• Publisher: Princeton University Press (December 23, 2007)
  • Language: English
  • ISBN-10: 069113135X
  • ISBN-13: 978-0691131351
  • Product Dimensions: 1.5 x 6.2 x 9.5 inches
  • Shipping Weight: 1.4 pounds (View shipping rates and policies)
  • Average Customer Review: 5.0 out of 5 stars  See all reviews (4 customer reviews)
  • Amazon Best Sellers Rank: #1,738,939 in Books (See Top 100 in Books)

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8 of 8 people found the following review helpful By William Podmore on April 24, 2008
Format: Hardcover
Marnia Lazreg is a Professor in the Sociology Department at Hunter College, the City University of New York. In this brilliant and disturbing book, she studies France's war against Algeria (1954-62).

She shows how a militarised colonial state used torture and terror to forestall the collapse of its empire in the age of decolonisation. The political economy of colonial rule required violence, including torture.

Once torture was permitted, it became routine. Euphemised as `screening' and `pacification', its purpose was to enforce obedience. It continued right to the end of the war. The only way to stop it was to end the war.

Torture routinely practised was routinely denied. Politicians tried to excuse it as coming from `a few rotten apples', as `occasional excesses' and `regrettable incidents', and blamed the victims, claiming that Algerians `only understood force'.

Novelist Albert Camus condemned the violence by both sides, yet defended France's claim to Algeria, which could only be upheld by violence. He supported the settlers against the colonised, using the same arguments as the colonial state, calling for peace and coexistence within colonial rule.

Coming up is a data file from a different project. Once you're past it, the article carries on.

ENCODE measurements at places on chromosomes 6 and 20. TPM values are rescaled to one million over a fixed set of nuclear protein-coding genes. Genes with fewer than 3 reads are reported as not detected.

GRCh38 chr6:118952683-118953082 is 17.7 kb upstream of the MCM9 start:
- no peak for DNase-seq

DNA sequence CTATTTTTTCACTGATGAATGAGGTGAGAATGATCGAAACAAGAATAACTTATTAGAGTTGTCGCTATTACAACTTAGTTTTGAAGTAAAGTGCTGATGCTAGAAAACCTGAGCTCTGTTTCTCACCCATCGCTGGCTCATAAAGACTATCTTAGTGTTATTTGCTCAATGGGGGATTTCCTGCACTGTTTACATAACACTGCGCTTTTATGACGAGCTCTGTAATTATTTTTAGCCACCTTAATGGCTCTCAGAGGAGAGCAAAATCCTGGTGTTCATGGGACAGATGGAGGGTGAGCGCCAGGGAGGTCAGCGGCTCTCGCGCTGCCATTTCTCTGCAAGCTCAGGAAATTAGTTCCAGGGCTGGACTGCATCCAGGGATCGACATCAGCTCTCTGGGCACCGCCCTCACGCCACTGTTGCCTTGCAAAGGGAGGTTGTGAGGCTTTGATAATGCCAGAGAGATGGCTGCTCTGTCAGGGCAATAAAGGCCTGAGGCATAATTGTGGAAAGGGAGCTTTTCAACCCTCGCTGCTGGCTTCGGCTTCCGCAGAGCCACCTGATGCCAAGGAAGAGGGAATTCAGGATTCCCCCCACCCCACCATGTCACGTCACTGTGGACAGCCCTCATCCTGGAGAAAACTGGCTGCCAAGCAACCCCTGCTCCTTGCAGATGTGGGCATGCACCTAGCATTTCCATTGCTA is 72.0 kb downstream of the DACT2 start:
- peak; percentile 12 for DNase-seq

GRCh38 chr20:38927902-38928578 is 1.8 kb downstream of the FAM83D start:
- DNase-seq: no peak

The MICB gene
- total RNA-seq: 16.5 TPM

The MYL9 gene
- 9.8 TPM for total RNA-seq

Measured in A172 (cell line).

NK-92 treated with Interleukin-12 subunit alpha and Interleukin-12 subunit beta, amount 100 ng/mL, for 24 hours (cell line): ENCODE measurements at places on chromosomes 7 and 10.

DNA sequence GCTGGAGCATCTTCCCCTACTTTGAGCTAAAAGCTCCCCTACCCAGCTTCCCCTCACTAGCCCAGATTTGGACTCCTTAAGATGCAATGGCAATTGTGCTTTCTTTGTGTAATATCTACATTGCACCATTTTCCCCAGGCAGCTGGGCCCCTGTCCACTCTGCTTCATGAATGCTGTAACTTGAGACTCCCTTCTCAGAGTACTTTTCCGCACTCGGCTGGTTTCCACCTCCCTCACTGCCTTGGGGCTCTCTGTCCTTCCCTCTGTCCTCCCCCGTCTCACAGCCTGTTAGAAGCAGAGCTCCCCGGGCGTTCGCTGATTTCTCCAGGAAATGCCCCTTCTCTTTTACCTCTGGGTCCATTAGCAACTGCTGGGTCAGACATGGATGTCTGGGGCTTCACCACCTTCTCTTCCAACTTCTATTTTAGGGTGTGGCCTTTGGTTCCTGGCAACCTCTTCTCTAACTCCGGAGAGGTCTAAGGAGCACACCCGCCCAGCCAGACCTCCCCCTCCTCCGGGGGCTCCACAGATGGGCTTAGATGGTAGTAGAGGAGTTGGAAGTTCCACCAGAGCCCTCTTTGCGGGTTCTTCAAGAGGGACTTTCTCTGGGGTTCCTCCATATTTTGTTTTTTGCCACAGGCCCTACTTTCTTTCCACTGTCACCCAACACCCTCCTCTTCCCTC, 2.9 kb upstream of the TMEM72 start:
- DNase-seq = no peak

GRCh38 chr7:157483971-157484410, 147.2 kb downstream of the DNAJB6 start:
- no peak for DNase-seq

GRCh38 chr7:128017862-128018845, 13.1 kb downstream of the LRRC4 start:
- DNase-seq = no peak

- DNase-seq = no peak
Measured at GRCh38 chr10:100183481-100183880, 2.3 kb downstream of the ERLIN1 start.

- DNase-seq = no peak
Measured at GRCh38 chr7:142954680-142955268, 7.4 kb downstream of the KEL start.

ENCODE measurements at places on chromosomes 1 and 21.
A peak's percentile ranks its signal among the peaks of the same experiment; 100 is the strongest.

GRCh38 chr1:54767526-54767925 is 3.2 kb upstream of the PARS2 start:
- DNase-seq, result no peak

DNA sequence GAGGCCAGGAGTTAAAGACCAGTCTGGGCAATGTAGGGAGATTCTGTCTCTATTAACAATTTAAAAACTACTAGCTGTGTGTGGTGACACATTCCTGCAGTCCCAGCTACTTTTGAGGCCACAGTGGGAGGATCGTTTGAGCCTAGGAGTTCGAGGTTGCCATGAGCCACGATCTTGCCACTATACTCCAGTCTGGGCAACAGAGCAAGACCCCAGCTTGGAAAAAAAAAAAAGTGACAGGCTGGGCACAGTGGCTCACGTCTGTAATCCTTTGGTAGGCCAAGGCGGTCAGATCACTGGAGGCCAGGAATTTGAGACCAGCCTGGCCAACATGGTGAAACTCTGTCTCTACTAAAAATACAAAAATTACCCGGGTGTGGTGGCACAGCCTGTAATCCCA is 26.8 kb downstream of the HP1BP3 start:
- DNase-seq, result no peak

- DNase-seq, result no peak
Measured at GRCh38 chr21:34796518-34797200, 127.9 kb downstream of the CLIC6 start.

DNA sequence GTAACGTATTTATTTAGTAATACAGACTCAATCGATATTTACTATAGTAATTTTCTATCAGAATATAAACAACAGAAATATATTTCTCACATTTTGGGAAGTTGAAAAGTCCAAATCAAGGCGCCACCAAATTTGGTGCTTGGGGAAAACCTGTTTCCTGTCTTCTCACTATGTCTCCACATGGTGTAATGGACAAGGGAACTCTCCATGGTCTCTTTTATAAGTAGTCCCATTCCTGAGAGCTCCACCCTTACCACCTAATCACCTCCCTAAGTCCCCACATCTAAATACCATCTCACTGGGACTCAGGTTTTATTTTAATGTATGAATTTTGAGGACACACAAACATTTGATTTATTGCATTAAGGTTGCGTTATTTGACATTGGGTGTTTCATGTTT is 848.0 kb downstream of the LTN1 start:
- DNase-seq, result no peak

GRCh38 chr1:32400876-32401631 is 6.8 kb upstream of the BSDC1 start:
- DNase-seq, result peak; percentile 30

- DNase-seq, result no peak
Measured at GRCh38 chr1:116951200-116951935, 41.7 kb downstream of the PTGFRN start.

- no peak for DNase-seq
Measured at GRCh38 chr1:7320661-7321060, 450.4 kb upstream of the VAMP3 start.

Today, apologists for torture like Alan Dershowitz, Michael Walzer, Jean Elshtain and Michael Ignatieff assist politicians who destroy civil liberties at home and cause chaos abroad. Blair seeks solace in confession and God's forgiveness, preferring these to democratic accountability.

Lazreg shows that despite the cultural differences, French, British and American war practices and rhetorics are similar. Their wars of occupation disguise material and strategic interests as civilising or democracy-building.
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3 of 3 people found the following review helpful By ewaffle on August 26, 2010
Format: Hardcover
The withdrawal from Algeria by the French in 1962 marked the end of their overseas empire. Algeria had been the last bastion of French colonial power and was home to over a million French citizens who considered it as much a part of the motherland as the Left Bank. In this book Marina Lazreg studies the close, contingent and even necessary relationship between colonial domination in crisis and torture, paying particular attention to the rationalizations used military commanders and theorists to not only justify but also dignify the physical and psychological torture they inflicted on Algerian insurgents, their supporters and families and thousands of otherwise uninvolved but suspect citizens.